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Reality Check
April 2000

Robert Vahid Hashemian

 

Who Wants To Be A Domain Millionaire?

BY ROBERT VAHID HASHEMIAN


business.com: $7.5 million, loans.com: $3 million, wine.com: $1 million, cars.com $1 million. Welcome to the age of a new kind of "what-if" scenario. Most of us regret some inaction in our past. What if you had acted on that certain business idea? What if you had bought $2,000 worth of Microsoft stock back in '86? (You'd be a millionaire today.) And what if you could go back just several years and register those great domain names you missed out on?

Rewind.com
Back in 1993, Network Solutions, Inc., (a.k.a. Internic) under a contract by the National Science Foundation (NSF) began accepting domain name registrations for the US-based top level domain names, .com, .net, .org, and .edu. Another government contractor -- IANA (Internet Assigned Numbers Authority) -- was responsible for the overall system used to assign names and IP numbers worldwide. IANA has since been replaced by ICANN (The Internet Corporation for Assigned Names and Numbers), and Network Solutions is no longer the only game in town for registering domain names -- there are over 100 registration services to choose from.

Up until 1995 registering domain names was a snap. Submit a request to Internic and you'd be home free. Literally. There was no annual fee for owning domain names -- you still needed an ISP to park your domain with. Soon many companies, recognizing the potential of the Internet, began to register their names, and the .com top-level domain (TLD) became the most popular of them all.

When browsers hit the market in 1994 (remember Mosaic?) all hell broke loose. Early on, many browsers were programmed to default to a .com TLD if the user did not specify the full address. So, just typing "netscape" in the address field would send you to netscape.com. This helped fuel the fire behind .com domains but when people realized the potential market for generic domain names, the domain name industry (especially the .com) experienced its real explosion. Many of the early registrants of generic domain names did so in the hopes of opening up online businesses relating to those names, only to find out that the names themselves would be worth more than the potential businesses they were hoping to start up.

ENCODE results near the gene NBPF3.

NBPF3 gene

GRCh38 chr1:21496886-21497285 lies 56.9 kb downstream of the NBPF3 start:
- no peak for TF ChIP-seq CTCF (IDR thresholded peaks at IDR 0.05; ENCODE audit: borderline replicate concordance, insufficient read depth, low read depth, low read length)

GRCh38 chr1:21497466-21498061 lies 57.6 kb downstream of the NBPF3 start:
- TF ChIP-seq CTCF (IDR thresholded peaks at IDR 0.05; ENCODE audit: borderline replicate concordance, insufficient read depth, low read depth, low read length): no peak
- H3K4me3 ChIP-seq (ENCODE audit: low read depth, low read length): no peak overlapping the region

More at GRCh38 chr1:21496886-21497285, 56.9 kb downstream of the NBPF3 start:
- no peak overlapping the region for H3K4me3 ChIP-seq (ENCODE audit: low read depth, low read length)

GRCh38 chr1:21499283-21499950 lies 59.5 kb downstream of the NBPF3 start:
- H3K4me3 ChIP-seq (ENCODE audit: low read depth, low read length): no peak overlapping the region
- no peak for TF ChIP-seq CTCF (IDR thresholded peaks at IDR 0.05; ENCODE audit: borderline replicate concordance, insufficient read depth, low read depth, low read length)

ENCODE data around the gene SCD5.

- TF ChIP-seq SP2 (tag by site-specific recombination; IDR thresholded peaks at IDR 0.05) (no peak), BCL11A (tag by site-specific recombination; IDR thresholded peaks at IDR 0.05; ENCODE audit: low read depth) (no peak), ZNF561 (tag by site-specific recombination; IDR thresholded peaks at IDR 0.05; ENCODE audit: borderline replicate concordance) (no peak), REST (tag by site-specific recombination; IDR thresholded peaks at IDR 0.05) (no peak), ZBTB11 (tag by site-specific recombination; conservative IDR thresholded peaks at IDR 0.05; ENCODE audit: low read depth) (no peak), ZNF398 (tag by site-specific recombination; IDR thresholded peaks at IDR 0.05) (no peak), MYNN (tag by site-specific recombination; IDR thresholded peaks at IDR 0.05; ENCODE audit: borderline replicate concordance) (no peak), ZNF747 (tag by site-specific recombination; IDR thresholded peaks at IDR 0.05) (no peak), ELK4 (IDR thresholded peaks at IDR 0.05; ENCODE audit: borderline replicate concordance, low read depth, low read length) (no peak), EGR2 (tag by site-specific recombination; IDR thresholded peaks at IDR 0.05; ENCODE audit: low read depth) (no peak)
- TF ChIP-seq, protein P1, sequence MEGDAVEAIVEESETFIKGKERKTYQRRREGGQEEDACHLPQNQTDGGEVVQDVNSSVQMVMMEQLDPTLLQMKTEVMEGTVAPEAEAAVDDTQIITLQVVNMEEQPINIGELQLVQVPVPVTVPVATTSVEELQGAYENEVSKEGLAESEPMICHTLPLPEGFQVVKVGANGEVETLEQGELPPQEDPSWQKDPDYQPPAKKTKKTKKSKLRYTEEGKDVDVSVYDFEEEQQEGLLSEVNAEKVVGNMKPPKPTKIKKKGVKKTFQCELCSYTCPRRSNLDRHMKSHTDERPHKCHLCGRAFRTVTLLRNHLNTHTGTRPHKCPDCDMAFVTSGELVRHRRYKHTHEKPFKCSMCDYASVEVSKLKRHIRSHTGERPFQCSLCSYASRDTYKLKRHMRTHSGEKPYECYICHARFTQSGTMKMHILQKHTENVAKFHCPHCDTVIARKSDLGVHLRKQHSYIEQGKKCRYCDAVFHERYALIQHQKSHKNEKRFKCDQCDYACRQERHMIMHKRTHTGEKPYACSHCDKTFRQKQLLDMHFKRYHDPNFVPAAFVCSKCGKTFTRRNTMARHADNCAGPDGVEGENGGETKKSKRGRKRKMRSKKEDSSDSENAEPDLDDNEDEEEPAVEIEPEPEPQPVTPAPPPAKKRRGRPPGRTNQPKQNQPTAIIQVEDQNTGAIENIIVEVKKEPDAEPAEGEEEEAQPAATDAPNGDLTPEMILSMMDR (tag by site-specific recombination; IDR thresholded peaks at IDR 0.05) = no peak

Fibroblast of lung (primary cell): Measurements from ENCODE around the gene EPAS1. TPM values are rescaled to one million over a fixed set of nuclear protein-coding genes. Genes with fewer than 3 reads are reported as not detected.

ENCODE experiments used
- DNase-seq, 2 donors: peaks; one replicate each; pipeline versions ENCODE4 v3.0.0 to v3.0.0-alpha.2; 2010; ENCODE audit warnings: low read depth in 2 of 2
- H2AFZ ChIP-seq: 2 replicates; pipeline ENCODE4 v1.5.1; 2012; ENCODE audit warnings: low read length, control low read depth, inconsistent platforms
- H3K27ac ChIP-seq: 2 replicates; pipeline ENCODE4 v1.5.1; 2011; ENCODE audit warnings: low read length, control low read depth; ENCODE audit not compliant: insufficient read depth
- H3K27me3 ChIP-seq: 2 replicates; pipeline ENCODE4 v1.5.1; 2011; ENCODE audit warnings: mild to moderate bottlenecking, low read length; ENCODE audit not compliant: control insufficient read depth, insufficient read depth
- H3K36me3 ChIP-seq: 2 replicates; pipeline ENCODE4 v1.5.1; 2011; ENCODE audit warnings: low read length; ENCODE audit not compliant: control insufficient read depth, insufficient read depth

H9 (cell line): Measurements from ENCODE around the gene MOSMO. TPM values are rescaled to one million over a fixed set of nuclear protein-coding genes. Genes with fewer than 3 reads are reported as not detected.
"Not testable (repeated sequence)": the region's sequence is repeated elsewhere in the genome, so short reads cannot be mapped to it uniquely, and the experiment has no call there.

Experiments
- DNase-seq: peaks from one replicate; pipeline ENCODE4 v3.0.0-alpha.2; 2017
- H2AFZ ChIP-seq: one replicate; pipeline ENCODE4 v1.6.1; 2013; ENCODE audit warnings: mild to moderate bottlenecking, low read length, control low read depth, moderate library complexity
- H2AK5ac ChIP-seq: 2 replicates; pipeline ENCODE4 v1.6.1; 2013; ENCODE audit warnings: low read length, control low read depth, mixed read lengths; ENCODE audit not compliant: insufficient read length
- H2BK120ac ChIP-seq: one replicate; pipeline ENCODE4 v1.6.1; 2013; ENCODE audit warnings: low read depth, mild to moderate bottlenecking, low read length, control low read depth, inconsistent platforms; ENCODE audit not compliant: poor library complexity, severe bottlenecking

Going.Going.Gone.com
By some accounts, over 98 percent of the English words in Webster's dictionary have been registered as .com domain names. Many have also been registered as .net and .org, but these are still not as hot as .com domain names. Moreover, many generic words have been prepended with 'e' (for electronic) or 'i'for Internet) and registered as domain names as well (e.g., ebusiness.com, ecommerce.com, icommerce.com, etc.). Also gone are 1-, 2-, 3-, and most 4-letter word permutations.

But who's to blame for all this madness? Most put the blame squarely on those who have registered the names only in the hopes of selling them to other businesses at large profits. This new class of online entrepreneurs/extortionists, known as cybersquatters, strive to acquire as many domain names as they can and then sell them to the highest bidder. (By the way, don't bother looking up cybersquatter.com, it's taken.)

Some.Tips.com
So what is a business to do when all the best names are gone? Here are some suggestions: